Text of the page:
Just before Wednesday's event, Identity Evropa tweeted it "is not planning an event at UNC in conjunction with 'Kool Kekistani Kids,' an organization that likely does not exist" and called the rally a hoax.
Dixon writes that he had been targeted prior to the incident. He is a member of Redneck Revolt, a group that advocates for community self-defense and was charged with having a weapon at a public assembly during an August 18 anti-Klan rally in downtown Durham (Those charges were dropped
earlier this month). His personal information has been posted on the neo-Nazi Daily Stormer, he says, and colleagues in the Asian Studies department received harassing phone calls.
"While in this moment, yeah, I'm being targeted and, yeah, I'm afraid, I am not being coerced by that fear because I'm surrounded by far more courage than fear." he said Wednesday.
Although there was no obvious, organized demonstration of white supremacists Wednesday, there were some quiet confrontations at the fringes of the rally, particularly once the crowd moved from the steps of the South Building to Silent Sam. Speakers called out university officials, including Chancellor Carol Folt, for not removing a statue that makes people of color at UNC feel unsafe, while touting diversity initiatives.
Students Joyce Malanda, Wyatt Woodsen, Veda Patil and Lauren Jurgensen came to the rally, despite thinking white supremacists would be there. All four are part of the Bonner Leader Program, a work-study program focusing on community service and social justice. Although none had met Dixon, they wanted to show support for him and the message of Wednesday's event.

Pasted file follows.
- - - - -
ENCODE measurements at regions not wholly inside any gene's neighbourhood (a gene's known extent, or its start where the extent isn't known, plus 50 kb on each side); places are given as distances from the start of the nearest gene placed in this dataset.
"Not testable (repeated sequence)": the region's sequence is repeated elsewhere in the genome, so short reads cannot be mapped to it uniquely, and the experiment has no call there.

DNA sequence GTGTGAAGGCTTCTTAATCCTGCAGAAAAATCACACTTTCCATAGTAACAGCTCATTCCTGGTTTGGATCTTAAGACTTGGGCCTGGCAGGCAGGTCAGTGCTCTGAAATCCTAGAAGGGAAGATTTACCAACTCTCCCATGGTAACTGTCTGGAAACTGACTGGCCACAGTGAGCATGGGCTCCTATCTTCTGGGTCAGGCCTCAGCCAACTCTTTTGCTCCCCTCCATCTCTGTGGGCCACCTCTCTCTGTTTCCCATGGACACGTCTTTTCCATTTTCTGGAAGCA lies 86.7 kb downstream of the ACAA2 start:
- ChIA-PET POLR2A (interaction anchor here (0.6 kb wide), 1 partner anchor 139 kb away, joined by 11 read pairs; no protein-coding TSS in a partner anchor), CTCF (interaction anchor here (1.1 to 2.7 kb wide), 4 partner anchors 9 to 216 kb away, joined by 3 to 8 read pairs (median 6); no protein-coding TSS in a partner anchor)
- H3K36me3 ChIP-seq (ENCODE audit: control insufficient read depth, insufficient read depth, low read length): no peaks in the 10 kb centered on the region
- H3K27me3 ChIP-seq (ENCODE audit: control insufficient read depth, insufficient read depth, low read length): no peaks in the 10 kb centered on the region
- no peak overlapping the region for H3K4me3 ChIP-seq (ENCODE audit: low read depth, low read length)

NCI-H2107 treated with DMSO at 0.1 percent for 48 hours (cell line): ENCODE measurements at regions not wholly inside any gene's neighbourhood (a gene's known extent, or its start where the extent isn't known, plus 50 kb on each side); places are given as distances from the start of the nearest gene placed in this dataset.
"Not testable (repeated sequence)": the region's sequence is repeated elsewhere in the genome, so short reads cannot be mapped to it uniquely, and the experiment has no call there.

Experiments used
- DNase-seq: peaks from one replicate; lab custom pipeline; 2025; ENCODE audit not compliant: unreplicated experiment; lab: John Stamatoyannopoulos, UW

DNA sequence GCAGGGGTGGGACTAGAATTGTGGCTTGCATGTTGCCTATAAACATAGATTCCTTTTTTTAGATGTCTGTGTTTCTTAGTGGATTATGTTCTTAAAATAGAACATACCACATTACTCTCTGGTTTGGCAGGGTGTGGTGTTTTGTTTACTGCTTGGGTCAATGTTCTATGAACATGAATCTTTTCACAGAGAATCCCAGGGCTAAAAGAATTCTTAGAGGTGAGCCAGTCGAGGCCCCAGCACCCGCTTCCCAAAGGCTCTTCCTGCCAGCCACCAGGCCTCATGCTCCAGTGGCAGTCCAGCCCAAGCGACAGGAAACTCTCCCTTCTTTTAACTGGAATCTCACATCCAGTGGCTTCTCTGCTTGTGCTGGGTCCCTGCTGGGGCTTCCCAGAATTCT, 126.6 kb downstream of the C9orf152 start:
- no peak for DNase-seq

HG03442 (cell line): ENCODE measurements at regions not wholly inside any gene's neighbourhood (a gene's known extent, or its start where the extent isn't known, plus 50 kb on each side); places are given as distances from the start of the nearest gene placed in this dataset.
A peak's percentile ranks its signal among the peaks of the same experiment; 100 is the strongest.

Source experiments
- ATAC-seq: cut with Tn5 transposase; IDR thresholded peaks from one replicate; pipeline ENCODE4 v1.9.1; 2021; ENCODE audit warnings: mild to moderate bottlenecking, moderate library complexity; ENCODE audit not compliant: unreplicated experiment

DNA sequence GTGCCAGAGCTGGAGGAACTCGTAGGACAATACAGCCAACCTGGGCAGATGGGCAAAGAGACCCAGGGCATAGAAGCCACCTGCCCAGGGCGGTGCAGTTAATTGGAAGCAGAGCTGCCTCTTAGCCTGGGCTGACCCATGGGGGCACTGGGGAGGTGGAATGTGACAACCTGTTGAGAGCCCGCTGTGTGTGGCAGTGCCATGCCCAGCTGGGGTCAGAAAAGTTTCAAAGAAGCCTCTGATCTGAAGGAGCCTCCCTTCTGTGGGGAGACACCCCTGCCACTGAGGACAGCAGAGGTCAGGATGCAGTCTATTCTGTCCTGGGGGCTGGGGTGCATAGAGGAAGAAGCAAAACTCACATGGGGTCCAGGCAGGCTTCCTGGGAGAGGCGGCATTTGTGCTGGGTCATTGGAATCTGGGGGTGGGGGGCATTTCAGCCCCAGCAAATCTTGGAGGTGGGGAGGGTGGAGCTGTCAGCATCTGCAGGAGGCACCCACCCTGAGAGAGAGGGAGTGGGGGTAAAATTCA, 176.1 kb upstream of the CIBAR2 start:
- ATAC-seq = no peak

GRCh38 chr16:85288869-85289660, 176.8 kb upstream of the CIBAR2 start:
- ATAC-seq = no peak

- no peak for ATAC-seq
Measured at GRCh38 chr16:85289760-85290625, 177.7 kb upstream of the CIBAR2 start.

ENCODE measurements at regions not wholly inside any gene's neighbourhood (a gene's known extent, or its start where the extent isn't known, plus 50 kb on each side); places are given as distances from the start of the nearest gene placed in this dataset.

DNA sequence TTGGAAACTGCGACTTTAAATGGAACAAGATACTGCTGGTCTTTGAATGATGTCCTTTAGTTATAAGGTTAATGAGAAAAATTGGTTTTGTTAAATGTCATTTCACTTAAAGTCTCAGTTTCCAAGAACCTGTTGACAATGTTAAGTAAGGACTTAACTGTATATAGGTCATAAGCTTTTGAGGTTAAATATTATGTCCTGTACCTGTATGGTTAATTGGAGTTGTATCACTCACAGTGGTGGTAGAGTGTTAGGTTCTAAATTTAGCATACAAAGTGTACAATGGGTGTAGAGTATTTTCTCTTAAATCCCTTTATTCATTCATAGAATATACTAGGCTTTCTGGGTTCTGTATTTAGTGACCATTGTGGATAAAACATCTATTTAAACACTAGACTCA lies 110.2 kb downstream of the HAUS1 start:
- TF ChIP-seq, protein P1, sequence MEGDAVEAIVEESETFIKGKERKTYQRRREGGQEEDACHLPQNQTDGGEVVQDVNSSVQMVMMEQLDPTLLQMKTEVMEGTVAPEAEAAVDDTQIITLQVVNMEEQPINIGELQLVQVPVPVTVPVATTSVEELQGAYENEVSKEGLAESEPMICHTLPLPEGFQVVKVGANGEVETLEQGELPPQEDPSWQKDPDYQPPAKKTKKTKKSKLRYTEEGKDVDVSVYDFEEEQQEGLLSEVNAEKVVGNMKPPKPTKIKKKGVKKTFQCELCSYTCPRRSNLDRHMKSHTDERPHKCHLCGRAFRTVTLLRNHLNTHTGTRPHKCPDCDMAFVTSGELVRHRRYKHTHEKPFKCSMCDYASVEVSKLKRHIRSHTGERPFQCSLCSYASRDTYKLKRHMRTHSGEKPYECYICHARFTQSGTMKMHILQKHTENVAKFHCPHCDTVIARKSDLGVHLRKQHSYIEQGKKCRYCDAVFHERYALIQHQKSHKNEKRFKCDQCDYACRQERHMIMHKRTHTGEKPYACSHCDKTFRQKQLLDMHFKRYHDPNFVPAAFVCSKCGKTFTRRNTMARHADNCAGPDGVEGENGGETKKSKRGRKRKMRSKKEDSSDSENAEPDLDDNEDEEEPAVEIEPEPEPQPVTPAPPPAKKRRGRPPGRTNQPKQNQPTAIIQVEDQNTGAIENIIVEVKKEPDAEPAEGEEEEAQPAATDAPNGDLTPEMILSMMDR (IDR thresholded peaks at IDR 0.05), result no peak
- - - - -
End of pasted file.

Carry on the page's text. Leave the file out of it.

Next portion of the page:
Woodsen is an anthropology student. A member of that faculty also received the email sent to Dixon, who has a background in cultural anthropology.
"The anthropology department ain't having none of it," the freshman said, calling the targeting of anthropologists "perverse."
"They're some of the only people invested in trying to really understand everyone, including white supremacists," he said.
Patil said she was a little hesitant to come to the rally. Her parents are immigrants "and protests often end poorly where they're from," but she felt it was important to exercise her First Amendment rights and show solidarity.
"What brought me out is just the need to feel accepted and feel safe on campus," said Malanda, a sophomore. Malanda, who is African-American, said the statue represents racism, prejudice and violence and serves as a reminder that white supremacy is present on campus.
"Unless it's removed, I won't feel safe on campus," she said.
UNC students have been calling for the removal of Silent Sam for decades and, in the wake of deadly clashes between white supremacists and anti-racist counter-protesters in Charlottesville, protests have continued this year with fervor. Students staged a sit-in
at the very beginning of the Fall semester and have since held boycotts, rallies and flooded university officials with comments about the statue. University officials, though, say their hands are tied by a state 2015 law that prohibits “objects of remembrance” from being permanently removed.